“It’s a pretty intense couple of weeks, but the endowment makes it possible,” Ryan said.

Since the program’s beginnings in 2008, Butler has sent around 70 students to Panama.

 

In addition to the course, Butler students have the opportunity to complete a 3-month long internship in Panama working with STRI scientists. There have been around 15 students who have completed internships at STRI site in Panama and Butler continues sending about two students a year. 

“Interns become part of a research lab,” Ryan said. “In addition to contributing to a bigger overarching project, they normally have a project they’re in charge of—one of the first students we sent there was dissecting the brains of ants.”

Students in Panama

Other research projects students have worked on include studying frog mating behavior both in the field and in acoustic chambers. Ryan explained over the last several years, a number of students have been sent to work in Rachel Page’s bat lab to work on various aspects of bat communication and ecology.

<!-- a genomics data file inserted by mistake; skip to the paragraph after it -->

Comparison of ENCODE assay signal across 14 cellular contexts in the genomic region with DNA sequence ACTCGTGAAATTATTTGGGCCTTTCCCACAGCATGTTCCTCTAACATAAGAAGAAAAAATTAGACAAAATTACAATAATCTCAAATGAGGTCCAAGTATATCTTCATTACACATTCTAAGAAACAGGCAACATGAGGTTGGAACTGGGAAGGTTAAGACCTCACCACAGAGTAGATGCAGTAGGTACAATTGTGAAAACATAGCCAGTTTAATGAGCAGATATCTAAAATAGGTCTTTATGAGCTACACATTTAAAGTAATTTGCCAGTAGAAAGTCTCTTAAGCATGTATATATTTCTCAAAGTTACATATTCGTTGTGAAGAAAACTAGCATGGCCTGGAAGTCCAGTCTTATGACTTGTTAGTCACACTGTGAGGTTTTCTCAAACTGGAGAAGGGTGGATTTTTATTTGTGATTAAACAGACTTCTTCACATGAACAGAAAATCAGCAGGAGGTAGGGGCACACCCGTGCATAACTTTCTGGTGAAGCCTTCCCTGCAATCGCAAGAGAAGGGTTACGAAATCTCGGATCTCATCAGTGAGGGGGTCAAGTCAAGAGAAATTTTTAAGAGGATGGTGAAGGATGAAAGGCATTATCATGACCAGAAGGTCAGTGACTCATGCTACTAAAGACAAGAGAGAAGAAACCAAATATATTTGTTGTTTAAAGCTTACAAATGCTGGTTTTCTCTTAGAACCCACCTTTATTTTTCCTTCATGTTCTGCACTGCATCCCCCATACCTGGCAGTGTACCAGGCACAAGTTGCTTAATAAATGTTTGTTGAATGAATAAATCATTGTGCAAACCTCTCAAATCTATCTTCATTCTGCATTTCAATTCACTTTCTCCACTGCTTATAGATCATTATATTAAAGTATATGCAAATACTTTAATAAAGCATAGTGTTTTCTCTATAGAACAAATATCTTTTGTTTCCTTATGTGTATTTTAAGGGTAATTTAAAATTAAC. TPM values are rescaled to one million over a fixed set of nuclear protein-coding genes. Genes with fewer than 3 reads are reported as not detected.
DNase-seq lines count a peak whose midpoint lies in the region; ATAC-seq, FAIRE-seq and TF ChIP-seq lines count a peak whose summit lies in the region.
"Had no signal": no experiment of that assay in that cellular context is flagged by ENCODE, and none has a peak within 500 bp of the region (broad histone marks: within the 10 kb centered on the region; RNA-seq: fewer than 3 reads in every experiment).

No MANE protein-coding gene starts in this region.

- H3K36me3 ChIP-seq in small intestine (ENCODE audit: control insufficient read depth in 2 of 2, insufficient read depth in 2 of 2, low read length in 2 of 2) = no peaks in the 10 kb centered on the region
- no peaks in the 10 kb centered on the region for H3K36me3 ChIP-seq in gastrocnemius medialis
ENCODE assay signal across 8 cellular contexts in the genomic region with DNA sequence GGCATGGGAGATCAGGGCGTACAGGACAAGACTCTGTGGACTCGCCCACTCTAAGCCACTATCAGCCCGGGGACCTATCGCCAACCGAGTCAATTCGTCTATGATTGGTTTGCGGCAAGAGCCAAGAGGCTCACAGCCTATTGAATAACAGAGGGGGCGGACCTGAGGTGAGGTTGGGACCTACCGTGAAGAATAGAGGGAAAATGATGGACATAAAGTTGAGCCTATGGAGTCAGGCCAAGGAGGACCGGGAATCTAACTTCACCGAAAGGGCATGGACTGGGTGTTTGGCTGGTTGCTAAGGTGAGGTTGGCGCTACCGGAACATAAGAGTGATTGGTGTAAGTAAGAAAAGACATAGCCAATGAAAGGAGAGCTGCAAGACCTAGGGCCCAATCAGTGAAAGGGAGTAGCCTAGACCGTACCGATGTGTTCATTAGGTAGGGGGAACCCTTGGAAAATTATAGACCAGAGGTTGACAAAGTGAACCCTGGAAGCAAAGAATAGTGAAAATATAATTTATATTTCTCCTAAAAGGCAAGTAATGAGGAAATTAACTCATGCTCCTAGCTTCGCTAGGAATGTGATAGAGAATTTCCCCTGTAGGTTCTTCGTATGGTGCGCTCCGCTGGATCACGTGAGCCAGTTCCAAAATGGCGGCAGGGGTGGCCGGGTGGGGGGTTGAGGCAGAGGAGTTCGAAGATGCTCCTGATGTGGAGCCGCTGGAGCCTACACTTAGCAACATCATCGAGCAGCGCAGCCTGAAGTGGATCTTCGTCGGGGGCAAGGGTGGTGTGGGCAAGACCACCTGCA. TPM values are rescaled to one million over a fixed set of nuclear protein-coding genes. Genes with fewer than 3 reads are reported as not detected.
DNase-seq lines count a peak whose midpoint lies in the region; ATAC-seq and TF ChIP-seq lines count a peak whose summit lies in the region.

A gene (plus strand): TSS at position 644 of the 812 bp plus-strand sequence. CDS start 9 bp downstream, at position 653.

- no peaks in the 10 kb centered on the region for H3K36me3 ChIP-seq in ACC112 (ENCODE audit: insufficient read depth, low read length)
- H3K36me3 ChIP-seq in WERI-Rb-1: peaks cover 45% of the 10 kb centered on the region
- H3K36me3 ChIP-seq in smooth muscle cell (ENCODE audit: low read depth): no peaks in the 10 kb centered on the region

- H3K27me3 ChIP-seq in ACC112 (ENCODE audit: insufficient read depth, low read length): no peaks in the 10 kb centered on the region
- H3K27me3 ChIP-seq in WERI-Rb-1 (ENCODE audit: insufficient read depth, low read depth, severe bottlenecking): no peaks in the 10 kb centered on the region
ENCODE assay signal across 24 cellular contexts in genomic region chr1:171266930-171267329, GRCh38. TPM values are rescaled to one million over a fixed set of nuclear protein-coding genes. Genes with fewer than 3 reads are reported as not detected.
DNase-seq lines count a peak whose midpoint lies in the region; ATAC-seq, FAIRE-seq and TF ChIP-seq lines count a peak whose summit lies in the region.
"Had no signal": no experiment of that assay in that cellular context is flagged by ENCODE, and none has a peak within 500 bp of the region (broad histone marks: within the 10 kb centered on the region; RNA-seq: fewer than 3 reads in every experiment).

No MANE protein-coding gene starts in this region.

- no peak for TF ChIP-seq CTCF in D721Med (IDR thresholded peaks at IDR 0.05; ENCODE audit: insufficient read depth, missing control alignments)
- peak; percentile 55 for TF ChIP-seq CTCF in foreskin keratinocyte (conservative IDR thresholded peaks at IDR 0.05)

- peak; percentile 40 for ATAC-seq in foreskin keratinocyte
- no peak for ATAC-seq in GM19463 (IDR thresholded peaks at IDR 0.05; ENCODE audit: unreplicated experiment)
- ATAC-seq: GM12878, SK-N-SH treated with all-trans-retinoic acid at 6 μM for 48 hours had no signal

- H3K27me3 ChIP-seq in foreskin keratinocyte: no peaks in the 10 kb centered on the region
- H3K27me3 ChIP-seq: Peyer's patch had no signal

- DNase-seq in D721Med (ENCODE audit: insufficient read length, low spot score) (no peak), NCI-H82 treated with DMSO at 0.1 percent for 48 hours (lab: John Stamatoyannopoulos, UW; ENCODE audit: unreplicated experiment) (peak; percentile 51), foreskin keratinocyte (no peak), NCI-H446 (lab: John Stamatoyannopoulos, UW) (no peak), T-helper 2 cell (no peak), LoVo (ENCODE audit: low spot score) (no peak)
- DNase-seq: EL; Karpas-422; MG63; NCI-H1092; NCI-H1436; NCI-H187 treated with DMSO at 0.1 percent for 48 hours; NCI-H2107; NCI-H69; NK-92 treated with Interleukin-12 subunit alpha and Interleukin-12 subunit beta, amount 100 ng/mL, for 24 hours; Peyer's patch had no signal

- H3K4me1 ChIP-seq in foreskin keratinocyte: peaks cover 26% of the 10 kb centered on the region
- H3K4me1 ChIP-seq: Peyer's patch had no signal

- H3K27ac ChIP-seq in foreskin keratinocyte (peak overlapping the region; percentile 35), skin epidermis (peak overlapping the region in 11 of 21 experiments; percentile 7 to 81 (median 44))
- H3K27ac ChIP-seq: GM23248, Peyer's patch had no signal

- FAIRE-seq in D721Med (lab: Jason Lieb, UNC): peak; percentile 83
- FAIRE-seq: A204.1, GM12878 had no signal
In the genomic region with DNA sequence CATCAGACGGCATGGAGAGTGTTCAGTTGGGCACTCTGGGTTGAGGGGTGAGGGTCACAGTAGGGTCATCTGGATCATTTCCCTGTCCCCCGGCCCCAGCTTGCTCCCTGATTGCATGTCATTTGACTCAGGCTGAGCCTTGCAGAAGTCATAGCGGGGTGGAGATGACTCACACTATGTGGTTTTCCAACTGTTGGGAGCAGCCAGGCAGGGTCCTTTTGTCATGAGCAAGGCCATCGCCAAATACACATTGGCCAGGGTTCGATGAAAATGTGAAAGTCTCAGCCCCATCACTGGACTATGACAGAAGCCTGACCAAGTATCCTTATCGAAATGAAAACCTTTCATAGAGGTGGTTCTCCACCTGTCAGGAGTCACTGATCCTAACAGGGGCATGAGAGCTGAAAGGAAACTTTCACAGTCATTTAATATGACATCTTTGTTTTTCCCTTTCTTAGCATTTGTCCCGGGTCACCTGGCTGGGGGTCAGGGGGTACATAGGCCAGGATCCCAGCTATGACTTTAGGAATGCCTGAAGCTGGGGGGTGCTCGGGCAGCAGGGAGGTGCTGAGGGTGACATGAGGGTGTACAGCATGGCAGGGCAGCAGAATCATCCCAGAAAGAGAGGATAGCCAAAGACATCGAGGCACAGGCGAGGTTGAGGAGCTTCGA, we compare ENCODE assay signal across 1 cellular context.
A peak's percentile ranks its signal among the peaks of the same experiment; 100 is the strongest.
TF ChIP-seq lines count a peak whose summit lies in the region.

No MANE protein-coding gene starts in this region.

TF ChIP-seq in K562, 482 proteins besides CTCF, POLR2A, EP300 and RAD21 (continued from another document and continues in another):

Carmen Salsbury, Professor of Biological Science and one of the people in charge of overseeing Butler’s STRI student internships added, “The STRI experience has proven to be quite transformative for our students. Several of our past STRI interns have leveraged their experiences to land positions in some of the top graduate programs in the country.”

It’s been made clear to both Ryan and Salsbury that the relationship with STRI is not only beneficial for Butler and its students, but for STRI as well. Ryan explained a commonality between the two programs at Butler is that students often leave a lasting impression on the researchers at STRI.

“Our interns have a great reputation among STRI researchers,” Ryan said. “The fact that we keep sending people to Rachel Page’s lab is because she’s always impressed with what she gets out of our students when they’re down there.”